Text written by Nóra Lehotai and Barbara Forró. Photo credits: Csaba Guti.
I had a chat with Barbara, who is a postdoctoral fellow in Maria Fällman’s group. After living in Hungary and Canada, she moved to Umeå in August 2020. She shares her home with her husband and “never enough” number of plants.
Can you tell us about your role at MIMS; what are you working on now?
My main project is about shedding light on the molecular mechanism of Salmonella enterica serovar typhimurium invasion and persistence. I am being fortunate to analyze a huge bulk of RNA seq data from an in vivo mice experiment, that would drive us closer to understand the mechanisms of the bacterial persistence in the host and, as always in science, would raise more fascinating questions regarding the topic. Outside of the main project, I am taking the time to learn more about mechanisms of Yersinia pseudotuberculosis invasion and persistence in the host.
What were you doing before you joined MIMS and what attracted you to start a position here?
I studied molecular biology, then I gained experience at the fish parasitology field. Bioinformatics caught my interest meanwhile and luckily, I could learn and improve my skills in bioinformatics, allowing me to change my field towards studying a wide range of pathogens. I joined the Novel Pathogen Discovery Team at the Hungarian Academy of Sciences in 2015. I was partially working on basic wet lab tasks however, my main role was to handle the huge data that my former team provided as a next generation sequencing service for a range of customers. I was in charge of data analysis, genome assemblies, annotations, data interpretation and communication towards the clients. Meanwhile, I completed my PhD on the topic of molecular epidemiology of rabies in Hungary using molecular epidemiological and evolutionary methods to study spatial dispersion on RABV and EBLV inside and between countries, with the focus on the recently happened Hungarian outbreak (2013-2014).
After completing my PhD, my aim was to work in an inspiring international environment and learn more about bioinformatics, programing, sequence data analyses and the available role in Maria Fällman’s group was a perfect fit.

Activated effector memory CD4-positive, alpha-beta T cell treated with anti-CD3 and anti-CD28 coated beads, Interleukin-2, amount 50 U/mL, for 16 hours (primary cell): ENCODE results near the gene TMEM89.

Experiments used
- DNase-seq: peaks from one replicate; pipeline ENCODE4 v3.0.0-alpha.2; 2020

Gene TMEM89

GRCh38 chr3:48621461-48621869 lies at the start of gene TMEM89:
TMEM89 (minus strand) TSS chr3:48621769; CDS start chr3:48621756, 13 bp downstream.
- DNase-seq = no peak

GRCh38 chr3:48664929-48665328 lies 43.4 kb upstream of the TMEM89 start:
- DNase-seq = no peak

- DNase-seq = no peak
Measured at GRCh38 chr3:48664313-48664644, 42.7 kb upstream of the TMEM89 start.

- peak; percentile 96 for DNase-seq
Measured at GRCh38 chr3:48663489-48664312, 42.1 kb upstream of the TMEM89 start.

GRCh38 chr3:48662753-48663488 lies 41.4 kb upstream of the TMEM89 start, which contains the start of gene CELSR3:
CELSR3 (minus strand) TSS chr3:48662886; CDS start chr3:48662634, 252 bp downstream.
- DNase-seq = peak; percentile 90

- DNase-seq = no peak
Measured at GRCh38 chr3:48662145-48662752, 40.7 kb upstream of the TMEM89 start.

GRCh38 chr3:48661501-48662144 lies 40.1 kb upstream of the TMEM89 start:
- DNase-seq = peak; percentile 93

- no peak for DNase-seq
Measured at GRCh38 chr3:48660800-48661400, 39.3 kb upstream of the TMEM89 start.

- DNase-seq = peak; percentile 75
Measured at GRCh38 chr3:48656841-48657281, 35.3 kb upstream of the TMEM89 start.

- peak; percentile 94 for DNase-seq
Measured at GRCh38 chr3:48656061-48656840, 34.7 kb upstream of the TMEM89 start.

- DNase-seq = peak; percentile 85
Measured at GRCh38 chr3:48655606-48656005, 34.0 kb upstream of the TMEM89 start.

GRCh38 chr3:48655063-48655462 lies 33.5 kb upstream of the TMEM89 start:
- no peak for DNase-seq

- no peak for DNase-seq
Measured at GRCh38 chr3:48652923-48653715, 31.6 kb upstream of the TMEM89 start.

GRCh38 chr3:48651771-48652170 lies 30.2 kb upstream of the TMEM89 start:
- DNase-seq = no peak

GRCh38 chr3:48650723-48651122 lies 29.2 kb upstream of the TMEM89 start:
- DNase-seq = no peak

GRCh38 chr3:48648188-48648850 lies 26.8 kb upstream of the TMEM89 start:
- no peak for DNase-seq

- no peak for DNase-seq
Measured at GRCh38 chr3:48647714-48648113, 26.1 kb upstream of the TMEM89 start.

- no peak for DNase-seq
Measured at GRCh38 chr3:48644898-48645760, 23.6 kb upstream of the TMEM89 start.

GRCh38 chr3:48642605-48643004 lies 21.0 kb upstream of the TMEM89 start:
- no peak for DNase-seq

How was it to start at a new workplace during the pandemic?
I am very fortunate to be able to join Maria’s group despite the pandemic situation. She was a great help in adjusting to the new environment by showing us around, helping with bureaucracy and providing a very thoughtful “survival” package. It was quite challenging to travel to Umeå. My husband and I stayed with family members for the 2-week quarantine in Västerås, then we had to cancel our flight from Stockholm due to the meanwhile reworked regulations and drive up to Umeå. I am a social individual; therefore, it is also challenging to get to know and meet people in this situation. However, I am amazed by the University’s system regarding how they handle the pandemic. The fact that we can still participate in academic presentations, conferences, lectures online, is very helpful.
If you would not have your current profession, what do you think you would be doing?
I dreamed about to be a researcher since I was in kindergarten. Therefore, I am sure I would still do something that is related to science.
Photo: Barbara stands on the frozen water of Bothnia Bay, near Sangis locality, wearing snow shoes.
What do you do in your free time and what are you most enjoying in living in Umeå, Sweden?
I love the fact that living in Umeå gives the opportunity to enjoy nature. I love to run along the river and in the forest. I enjoy fishing and I appreciate the several campfire places in an easy to reach distance. The Arboretum Norr has quickly become one of my favorite places. I am waiting for the time when we can experience the city’s vividness as we heard it was before the pandemic. I am looking forward to visit Västerbottens museum, Bildmuseet, and also going to concerts.
Is there a little known/interesting fact about yourself?
I love practicing and teaching yoga. I believe that physical activity is healing and essential for a healthy, balanced life.